By Jared Chausow
By Katie Toth
By Elizabeth Flock
By Albert Samaha
By Anna Merlan
By Jon Campbell
By Jon Campbell
By Albert Samaha
The headline on the Second Annual Report on the Status of Women of Color in New York City from NYU's Wagner Graduate School of Public Service released several weeks ago is about soaring rates of unemployment, imprisonment, and HIV. The analysis, drawn from census and other data, is a damning critique of several decades of government policy, the ineffectiveness of the civil rights establishment in seeking remedies for intertwined epidemics, and the failure of feminist organizations to advocate for women in need. The City Council held a hearing last month to air the specifics of the report. But even a cursory look at the figures for poverty, unemployment, education, incarceration, and mortality for Asians, blacks, Latinas, and Native Americans (census terms for the ethnic groups) provides a 10-year to-do list for social policy change or grounds for an old-fashioned multiple issue mass movement.
"It is important to look at these findings because we, as policy makers and citizens of this city, must be doing something wrong," said Councilmember Tracy Boyland, chair of the Committee on Women's Issues. "The current system isn't working. Too many people are suffering disproportionately, and we need to take a look at why and how we can begin to change this situation. As New York City enters a period of rebuilding and restructuring, we should remember these women. They deserve to be seen in policy decisions."
As is readily evident on the street, New York City has one of the most diverse populations in the country. Nearly two-thirds of all the women in the city are people of color, and although they became the dominant group of women more than a decade ago, the implication of this shift to a majority in greater need of jobs, educational tools, accessible health care, child care, and affordable housing went unacknowledged.
These women, a very young population, are taking the brunt of the AIDS epidemic, with African American and Puerto Rican women accounting now for 80 percent of AIDS and HIV-related deaths. They are taking the brunt of domestic violence and other assaults. Black women make up nearly 50 percent of deaths from assault; black and Hispanic women represent more than three-quarters of female homicide victims.
In 2000, black and Hispanic women were 85 percent of all women arrested. And the downturn in the economy, along with welfare "reform," have certainly hit hard a population in which the proportion of women ages 16-24 incarcerated for prostitution jumped from 25 percent in 1995 to 42 percent in 2001. The arrest rate for black women also increased in that time span and is now higher than the rate for white men.
"Educational resources were not targeted to the growing number of young women of color; health care programs ignored the different needs of the increasingly diverse cultural groups; and school planners often remained oblivious to the changing birth and fertility rates," said Dr. Walter Stafford, principal author of the study. "Closer attention to the demographic trends could havewith accompanying political willdiverted greater resources to address many of the treatable health and social conditions."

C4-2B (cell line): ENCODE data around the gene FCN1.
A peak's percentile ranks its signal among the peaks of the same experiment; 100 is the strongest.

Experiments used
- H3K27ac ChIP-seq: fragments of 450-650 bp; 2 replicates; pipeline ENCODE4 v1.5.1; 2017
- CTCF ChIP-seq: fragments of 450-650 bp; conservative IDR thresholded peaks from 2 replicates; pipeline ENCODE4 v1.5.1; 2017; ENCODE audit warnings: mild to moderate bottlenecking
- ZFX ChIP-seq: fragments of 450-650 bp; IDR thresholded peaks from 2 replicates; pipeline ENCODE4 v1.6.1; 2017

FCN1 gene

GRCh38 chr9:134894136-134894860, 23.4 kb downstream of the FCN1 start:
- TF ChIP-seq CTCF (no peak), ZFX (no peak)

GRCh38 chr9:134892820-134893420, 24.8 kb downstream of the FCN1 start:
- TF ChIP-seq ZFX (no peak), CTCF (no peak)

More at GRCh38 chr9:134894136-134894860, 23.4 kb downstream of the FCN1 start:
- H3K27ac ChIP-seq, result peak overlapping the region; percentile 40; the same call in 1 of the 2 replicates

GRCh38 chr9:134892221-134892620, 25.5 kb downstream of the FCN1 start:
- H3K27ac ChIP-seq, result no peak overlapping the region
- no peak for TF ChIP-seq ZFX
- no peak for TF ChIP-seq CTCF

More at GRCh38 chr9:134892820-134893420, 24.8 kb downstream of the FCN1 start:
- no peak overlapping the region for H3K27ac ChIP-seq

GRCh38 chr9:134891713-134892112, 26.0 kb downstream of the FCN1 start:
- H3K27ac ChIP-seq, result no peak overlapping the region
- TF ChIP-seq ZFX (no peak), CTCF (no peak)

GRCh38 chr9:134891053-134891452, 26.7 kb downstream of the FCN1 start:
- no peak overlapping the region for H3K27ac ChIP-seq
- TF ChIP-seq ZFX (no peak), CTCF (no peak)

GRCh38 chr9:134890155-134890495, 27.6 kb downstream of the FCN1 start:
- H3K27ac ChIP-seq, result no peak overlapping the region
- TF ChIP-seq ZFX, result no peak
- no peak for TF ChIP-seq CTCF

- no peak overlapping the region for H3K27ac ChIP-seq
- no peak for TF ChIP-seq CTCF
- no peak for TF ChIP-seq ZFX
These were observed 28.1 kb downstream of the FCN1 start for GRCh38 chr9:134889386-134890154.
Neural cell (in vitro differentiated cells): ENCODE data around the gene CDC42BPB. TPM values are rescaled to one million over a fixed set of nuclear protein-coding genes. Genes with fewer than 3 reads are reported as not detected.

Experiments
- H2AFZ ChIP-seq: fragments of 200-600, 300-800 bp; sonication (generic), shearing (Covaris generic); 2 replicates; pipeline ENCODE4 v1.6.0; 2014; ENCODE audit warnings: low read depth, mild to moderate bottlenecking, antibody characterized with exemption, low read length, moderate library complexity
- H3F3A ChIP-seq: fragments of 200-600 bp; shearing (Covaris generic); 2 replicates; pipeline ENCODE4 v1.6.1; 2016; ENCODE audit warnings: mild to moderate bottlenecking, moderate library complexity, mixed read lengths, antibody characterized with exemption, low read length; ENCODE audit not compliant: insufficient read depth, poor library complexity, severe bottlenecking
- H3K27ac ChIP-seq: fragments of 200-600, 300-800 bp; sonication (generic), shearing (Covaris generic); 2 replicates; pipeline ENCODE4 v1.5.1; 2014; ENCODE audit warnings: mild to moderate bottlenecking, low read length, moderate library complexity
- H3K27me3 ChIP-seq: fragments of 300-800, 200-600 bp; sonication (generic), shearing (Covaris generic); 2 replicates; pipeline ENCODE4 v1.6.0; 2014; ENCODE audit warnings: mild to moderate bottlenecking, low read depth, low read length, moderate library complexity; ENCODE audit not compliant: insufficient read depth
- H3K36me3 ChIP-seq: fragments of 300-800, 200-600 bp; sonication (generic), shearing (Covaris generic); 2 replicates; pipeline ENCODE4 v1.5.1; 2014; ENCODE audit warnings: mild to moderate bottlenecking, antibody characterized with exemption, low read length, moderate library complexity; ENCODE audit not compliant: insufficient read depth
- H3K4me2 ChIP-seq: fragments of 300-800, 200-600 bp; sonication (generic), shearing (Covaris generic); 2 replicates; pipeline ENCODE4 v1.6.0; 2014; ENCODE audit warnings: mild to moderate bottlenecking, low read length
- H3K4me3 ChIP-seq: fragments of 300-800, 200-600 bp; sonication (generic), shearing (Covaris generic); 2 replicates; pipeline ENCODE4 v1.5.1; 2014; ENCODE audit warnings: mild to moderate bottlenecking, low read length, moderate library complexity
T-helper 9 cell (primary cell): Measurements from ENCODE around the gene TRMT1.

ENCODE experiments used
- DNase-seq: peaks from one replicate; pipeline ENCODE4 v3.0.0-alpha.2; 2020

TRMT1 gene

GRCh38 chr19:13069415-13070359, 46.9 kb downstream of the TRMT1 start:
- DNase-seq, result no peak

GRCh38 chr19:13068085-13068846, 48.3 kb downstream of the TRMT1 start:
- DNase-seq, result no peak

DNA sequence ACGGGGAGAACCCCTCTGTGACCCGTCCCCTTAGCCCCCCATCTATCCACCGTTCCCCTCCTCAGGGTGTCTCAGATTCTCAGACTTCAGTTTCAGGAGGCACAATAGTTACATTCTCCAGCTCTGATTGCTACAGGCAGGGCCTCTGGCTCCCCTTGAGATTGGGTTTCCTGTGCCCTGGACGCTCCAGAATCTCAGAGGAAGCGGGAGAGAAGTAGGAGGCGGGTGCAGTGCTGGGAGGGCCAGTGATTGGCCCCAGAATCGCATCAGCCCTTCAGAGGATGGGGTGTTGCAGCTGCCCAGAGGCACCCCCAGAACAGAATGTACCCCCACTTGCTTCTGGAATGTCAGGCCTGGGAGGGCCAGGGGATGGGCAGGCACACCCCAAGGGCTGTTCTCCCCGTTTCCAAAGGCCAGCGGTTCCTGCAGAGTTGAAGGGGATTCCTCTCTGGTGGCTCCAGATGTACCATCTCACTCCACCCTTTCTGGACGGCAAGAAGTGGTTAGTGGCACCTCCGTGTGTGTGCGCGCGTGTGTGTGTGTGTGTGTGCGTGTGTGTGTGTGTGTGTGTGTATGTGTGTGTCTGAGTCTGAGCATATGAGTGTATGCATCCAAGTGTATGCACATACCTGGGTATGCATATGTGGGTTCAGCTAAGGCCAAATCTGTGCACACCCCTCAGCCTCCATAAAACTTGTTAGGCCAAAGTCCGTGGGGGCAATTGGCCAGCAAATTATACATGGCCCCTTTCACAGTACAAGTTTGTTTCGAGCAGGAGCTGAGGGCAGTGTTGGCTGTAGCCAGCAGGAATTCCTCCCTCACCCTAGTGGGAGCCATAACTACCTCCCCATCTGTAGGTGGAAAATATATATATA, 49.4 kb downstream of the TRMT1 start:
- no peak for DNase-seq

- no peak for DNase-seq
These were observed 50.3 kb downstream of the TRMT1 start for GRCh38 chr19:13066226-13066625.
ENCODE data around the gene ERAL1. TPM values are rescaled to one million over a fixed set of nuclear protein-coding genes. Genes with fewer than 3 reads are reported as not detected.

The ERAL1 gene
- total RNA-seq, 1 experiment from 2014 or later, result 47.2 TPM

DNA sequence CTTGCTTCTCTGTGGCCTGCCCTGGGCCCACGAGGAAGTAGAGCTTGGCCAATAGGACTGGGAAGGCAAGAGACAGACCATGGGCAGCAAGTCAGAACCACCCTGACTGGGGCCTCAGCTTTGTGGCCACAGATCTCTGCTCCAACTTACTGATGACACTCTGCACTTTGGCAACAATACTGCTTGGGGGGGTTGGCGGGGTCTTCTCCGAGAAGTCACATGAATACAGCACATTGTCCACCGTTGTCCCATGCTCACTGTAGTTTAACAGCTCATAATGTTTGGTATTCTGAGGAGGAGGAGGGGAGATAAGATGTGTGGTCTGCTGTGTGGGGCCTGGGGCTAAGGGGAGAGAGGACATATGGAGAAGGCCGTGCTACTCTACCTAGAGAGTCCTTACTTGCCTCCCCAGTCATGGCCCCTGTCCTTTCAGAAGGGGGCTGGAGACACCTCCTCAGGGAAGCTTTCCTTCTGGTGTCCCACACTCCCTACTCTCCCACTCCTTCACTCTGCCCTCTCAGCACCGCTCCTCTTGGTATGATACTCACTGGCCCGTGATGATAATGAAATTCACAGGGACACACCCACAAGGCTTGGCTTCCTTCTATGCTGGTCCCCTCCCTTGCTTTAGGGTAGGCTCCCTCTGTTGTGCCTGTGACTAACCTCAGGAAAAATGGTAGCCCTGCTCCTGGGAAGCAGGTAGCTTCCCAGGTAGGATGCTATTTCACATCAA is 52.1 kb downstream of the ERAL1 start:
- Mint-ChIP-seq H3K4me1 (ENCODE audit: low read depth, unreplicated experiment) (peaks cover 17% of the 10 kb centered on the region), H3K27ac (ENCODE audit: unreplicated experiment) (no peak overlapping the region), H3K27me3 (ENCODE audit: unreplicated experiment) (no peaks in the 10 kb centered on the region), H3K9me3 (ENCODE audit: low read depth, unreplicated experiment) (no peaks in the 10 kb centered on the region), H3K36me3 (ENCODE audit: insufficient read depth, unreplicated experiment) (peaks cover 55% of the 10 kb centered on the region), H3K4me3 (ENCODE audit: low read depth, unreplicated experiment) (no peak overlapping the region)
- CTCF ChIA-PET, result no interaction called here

As of 2000, 81 percent of women living in poverty were women of color, again mostly blacks and Latinas. In the 1990s black women and Latinas had the highest unemployment rates. More than a third of Latinas and Native American women now live in poverty, as do nearly a third of black women and 20 percent of Asian women. Post-9-11 numbers are not likely to be better.
While almost a third of Asian women have 13 or more years of education, another third did not complete high school. As for completing four or more years of college, only 20 percent of African American women, 14 percent of Native American women, 13 percent of Asians, and 8 percent of Hispanic women had done so as of 2000. Sixty-five percent of all the women with professional or graduate degrees were white.
Clearly education has to be a priority in a city where 76 percent of all women under the age of 15 now are Latina, African American, Asian American, or Native American. And among women of color there are still many young unemployed mothers. The infant mortality rate among blacks and Latinas, though in decline, continues to exceed the national average. Black infant mortality has been twice the national rate and in 2000 was still nearly double the national figure.
Councilman Bill Perkins, who has been working on the infant mortality issue for a number of years, plans to hold a series of hearings in Harlem with Boyland to meet with community people. He said the council will likely also hold a series of hearings to address individually the numerous areas of concern highlighted by the report.
"Obviously, from my point of view the objective is to create and sustain a base of support so that when we go through this budget process it doesn't get cut," said Perkins. "This is not a project for one budgetary season. The objective is to find what is manageable in the short term and raise the public awareness of the disparity." With regard to infant mortality, he said, "This has to be outed as a major issue that is emblematic of access to health care. We have to make it a national issue."